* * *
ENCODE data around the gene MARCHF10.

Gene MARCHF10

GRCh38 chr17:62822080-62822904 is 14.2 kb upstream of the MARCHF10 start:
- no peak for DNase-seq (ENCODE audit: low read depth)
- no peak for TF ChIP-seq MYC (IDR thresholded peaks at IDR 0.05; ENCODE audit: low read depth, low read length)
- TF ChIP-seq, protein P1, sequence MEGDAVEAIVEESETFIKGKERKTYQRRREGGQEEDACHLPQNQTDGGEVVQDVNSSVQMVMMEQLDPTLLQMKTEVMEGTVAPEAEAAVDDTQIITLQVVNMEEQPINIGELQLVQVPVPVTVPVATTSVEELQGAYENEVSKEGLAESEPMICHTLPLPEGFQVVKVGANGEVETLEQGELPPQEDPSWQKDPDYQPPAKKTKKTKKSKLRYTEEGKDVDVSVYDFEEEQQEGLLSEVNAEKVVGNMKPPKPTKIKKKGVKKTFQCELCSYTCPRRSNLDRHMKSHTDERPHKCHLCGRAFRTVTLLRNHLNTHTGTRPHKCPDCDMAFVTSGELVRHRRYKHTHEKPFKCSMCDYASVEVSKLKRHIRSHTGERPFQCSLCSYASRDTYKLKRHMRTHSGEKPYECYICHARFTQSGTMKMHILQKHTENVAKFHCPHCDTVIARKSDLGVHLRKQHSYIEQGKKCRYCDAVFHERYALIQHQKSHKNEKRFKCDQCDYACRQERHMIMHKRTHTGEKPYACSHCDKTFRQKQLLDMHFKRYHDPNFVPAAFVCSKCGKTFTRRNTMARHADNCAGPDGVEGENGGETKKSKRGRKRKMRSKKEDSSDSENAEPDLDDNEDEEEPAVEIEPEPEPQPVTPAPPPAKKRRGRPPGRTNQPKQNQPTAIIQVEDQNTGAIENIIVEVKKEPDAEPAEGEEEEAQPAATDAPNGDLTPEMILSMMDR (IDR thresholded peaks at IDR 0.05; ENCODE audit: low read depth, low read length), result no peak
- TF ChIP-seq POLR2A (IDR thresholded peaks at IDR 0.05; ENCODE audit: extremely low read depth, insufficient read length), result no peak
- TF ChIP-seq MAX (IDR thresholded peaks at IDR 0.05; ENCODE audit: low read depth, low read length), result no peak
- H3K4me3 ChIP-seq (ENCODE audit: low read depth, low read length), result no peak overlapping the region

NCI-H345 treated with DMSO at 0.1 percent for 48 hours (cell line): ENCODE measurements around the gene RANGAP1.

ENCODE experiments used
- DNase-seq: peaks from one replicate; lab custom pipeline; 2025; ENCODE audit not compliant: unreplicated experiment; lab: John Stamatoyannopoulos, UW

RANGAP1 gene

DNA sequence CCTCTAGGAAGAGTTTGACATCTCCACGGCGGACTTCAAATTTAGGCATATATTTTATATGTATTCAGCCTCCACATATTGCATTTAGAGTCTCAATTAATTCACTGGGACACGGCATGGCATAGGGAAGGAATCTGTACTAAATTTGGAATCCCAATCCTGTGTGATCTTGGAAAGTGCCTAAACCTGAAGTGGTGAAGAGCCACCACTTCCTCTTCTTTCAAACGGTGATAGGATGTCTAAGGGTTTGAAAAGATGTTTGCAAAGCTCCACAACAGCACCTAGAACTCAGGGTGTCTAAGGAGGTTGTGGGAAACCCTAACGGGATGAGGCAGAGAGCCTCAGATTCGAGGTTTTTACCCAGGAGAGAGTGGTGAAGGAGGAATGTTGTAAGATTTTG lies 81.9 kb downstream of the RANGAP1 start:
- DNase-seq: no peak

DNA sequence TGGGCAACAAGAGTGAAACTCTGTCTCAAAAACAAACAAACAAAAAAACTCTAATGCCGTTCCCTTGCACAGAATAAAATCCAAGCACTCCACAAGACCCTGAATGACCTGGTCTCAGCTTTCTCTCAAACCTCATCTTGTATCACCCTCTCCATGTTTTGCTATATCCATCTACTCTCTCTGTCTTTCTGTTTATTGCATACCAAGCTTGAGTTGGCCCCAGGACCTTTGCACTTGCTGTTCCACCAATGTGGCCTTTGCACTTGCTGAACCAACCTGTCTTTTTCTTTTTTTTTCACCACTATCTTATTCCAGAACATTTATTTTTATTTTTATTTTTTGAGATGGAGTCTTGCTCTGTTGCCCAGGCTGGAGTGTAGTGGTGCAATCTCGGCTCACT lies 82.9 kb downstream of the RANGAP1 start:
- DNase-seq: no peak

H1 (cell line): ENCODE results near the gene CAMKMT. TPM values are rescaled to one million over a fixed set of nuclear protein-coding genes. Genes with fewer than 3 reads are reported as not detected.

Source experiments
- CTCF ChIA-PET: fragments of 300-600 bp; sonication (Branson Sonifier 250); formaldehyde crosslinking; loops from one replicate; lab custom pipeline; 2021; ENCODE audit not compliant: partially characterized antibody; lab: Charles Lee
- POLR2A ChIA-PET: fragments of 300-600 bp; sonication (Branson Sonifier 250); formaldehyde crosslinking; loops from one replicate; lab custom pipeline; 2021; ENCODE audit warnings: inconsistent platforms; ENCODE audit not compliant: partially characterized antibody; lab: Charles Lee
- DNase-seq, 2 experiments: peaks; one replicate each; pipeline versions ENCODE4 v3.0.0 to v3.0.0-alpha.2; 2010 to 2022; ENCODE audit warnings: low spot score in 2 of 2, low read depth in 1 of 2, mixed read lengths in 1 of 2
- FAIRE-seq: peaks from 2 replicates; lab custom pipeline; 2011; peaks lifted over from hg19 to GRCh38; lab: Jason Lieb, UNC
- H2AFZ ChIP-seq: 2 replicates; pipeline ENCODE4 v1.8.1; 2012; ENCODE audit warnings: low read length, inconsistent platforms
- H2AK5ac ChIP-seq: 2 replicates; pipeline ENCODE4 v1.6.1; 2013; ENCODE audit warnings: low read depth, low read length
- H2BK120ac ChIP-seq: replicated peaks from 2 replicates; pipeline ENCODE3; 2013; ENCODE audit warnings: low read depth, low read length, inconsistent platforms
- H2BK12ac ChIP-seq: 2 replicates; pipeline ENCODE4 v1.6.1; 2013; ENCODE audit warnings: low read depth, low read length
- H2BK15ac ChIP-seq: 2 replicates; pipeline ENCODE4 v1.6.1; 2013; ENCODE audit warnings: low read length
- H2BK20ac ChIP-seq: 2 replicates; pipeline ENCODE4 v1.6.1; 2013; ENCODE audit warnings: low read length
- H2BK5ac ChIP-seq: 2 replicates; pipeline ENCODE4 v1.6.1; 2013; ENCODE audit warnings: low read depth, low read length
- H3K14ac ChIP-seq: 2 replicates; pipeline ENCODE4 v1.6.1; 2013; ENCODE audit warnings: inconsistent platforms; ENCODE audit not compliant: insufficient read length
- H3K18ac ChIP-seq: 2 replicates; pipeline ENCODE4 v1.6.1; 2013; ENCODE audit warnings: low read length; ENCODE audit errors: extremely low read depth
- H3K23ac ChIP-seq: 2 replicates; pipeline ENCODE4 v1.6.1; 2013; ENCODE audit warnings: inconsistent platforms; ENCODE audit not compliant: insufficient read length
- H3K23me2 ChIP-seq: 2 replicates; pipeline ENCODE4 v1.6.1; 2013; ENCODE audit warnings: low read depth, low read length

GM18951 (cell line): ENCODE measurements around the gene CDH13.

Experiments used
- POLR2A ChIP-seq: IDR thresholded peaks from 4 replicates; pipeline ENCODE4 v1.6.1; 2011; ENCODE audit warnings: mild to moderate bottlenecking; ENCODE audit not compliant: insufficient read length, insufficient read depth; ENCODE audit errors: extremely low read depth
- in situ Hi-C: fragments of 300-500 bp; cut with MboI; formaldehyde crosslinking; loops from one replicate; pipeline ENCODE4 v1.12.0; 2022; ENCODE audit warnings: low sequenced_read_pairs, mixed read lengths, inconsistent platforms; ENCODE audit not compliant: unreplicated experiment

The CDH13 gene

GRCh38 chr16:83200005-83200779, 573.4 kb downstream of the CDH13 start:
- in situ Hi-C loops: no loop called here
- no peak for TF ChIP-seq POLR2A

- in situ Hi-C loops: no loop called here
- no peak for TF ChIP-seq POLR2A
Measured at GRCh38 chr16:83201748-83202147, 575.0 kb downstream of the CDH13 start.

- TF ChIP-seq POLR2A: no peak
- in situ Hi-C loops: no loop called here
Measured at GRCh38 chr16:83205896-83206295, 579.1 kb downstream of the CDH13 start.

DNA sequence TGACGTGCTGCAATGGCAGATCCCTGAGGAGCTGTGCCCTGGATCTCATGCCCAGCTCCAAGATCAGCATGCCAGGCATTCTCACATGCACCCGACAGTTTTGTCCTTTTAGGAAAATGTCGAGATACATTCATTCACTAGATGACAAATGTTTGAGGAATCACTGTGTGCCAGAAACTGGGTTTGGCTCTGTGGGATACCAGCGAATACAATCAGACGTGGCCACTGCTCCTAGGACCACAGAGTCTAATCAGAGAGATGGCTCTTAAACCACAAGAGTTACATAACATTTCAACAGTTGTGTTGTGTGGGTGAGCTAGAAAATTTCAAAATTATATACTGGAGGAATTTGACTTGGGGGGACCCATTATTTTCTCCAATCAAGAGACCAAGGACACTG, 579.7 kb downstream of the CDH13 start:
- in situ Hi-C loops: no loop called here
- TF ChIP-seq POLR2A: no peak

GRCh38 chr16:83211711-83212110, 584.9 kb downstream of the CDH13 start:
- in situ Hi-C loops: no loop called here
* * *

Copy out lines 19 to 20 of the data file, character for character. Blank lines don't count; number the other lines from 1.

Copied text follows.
Source experiments
- CTCF ChIA-PET: fragments of 300-600 bp; sonication (Branson Sonifier 250); formaldehyde crosslinking; loops from one replicate; lab custom pipeline; 2021; ENCODE audit not compliant: partially characterized antibody; lab: Charles Lee